Signal Transduction by EGF Receptor Tyrosine Kinase

  • R. B. Lichtner
  • R. N. Harkins
Part of the Ernst Schering Research Foundation Workshop book series (SCHERING FOUND, volume 19)


Members of the receptor tyrosine kinase family are frequently implicated in experimental models of neoplasia as well as in human cancer. One of the best studied receptor signaling systems from this family is the epidermal growth factor receptor (EGFR). The EGFR is widely expressed in mammals and has been implicated in various stages of embryonic development. Recently, EGFR knockout mice by targeted disruption of exon 1 (Sibilia and Wagner 1995) or exon 2 (Miettinen et al. 1995; Threadgill et al. 1995) of the mouse EGFR gene have been reported. The resulting phenotypes of EGFR-/- embryos or newborns were very similar. Growth retardation and epithelial immaturity were found, with the severity of defects being dependent on the mouse genetic background. These results indicate that the EGFR is of fundamental importance in the regulation of epithelial proliferation and differentiation. Experiments with transgenic mice suggest that an autocrine mechanism involving the EGFR could be expected to play a role in the initiation and/or progression of tumors. Transgenic mice expressing transforming growth factor-α (TGF-α) were reported to develop mammary and hepatocellular carcinoma as well as pancreatic hyperplasia (Jhappan et al. 1990; Sandgreen et al. 1990).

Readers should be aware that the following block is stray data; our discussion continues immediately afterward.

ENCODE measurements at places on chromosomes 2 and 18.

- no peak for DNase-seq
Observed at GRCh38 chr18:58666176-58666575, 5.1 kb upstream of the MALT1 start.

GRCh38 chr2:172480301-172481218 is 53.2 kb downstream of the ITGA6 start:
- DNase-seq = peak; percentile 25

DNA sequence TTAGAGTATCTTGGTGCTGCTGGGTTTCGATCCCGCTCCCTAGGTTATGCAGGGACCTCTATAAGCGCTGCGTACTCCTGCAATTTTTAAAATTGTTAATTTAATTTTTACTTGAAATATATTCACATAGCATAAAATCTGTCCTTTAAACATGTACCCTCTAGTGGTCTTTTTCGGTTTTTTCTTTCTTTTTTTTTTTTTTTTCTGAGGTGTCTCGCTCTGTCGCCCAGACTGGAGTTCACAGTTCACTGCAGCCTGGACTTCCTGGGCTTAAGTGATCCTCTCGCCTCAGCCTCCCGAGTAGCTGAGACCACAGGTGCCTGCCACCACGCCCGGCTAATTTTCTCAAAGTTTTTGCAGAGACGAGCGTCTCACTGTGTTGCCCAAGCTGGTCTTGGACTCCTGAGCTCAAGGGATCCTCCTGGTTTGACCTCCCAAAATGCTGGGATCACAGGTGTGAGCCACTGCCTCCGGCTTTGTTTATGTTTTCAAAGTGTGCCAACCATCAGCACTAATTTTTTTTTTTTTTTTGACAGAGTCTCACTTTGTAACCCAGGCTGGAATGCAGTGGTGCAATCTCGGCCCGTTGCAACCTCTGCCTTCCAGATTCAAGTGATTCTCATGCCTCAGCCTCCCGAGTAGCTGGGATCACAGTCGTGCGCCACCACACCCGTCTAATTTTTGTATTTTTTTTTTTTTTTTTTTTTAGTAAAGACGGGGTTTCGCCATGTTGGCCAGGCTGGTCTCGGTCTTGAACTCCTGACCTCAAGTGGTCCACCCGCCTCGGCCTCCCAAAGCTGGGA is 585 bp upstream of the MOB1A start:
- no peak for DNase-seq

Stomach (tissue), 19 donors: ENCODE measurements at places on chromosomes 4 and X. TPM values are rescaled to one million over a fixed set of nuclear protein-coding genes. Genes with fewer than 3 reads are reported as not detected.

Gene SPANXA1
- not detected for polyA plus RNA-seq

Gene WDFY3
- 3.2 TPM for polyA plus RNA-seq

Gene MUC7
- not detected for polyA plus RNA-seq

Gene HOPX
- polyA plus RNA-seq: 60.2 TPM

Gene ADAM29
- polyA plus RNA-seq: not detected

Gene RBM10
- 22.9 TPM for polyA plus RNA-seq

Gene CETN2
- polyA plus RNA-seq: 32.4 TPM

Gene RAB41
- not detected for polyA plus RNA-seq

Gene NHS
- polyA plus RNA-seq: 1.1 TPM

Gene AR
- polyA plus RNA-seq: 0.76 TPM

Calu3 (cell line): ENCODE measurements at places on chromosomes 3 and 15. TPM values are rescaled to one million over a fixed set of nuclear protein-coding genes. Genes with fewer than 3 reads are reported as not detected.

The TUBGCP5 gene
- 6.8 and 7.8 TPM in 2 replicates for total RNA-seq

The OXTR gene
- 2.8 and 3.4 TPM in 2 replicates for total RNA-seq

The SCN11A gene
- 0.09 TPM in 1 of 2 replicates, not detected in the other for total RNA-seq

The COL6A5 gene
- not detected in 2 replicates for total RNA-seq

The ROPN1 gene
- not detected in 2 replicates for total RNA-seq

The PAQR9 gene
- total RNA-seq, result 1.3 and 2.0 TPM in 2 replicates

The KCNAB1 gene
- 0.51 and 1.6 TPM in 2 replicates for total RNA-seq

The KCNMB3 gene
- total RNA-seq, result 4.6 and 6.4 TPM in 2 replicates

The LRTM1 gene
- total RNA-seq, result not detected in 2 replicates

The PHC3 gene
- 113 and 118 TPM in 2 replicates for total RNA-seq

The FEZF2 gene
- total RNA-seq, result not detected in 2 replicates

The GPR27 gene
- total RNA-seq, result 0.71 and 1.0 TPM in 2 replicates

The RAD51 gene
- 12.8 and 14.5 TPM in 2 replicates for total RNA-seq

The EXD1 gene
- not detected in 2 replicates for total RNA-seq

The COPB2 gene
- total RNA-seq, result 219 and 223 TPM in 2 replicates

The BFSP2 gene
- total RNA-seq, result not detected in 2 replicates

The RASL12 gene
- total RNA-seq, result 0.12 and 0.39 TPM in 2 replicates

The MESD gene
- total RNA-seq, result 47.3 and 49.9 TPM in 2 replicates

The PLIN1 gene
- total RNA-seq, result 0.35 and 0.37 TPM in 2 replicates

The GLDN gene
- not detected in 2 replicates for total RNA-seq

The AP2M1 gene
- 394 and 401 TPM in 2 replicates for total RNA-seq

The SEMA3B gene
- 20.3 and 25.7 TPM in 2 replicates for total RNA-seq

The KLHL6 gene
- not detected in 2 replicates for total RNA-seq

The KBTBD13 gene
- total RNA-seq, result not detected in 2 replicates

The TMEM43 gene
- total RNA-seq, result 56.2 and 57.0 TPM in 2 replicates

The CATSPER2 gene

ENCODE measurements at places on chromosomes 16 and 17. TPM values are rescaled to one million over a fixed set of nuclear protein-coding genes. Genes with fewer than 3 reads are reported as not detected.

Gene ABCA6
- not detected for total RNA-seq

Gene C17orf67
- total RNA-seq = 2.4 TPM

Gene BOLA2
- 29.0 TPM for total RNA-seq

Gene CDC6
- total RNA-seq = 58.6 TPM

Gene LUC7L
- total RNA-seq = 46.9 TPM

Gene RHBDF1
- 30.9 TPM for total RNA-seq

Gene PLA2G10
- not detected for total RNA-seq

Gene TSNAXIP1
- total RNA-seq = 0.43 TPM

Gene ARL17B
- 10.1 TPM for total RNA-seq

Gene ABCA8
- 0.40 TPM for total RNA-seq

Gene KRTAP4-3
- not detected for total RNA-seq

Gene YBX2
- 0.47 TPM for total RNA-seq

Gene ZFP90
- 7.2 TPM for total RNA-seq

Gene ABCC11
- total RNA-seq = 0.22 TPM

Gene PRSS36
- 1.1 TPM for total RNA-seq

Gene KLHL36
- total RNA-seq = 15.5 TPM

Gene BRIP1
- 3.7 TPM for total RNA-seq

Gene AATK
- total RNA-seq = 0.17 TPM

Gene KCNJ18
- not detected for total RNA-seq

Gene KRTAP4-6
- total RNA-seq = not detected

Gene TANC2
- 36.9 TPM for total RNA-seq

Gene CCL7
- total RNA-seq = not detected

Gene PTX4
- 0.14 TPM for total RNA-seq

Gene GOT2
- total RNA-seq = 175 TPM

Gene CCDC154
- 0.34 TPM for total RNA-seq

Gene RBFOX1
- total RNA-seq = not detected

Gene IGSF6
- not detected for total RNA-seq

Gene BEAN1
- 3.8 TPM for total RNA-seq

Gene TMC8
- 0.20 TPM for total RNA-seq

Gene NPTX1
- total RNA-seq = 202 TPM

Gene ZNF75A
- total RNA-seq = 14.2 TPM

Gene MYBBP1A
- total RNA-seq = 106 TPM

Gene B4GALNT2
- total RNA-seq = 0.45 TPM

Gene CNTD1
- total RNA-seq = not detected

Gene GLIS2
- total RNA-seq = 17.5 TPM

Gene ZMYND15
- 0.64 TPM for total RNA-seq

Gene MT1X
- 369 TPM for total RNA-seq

Epidermal Growth Factor Receptor Human Epidermal Growth Factor Receptor Epidermal Growth Factor Receptor Gene Epidermal Growth Factor Receptor Tyrosine Kinase erbB Receptor Family 
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© Springer-Verlag Berlin Heidelberg 1997

Authors and Affiliations

  • R. B. Lichtner
  • R. N. Harkins

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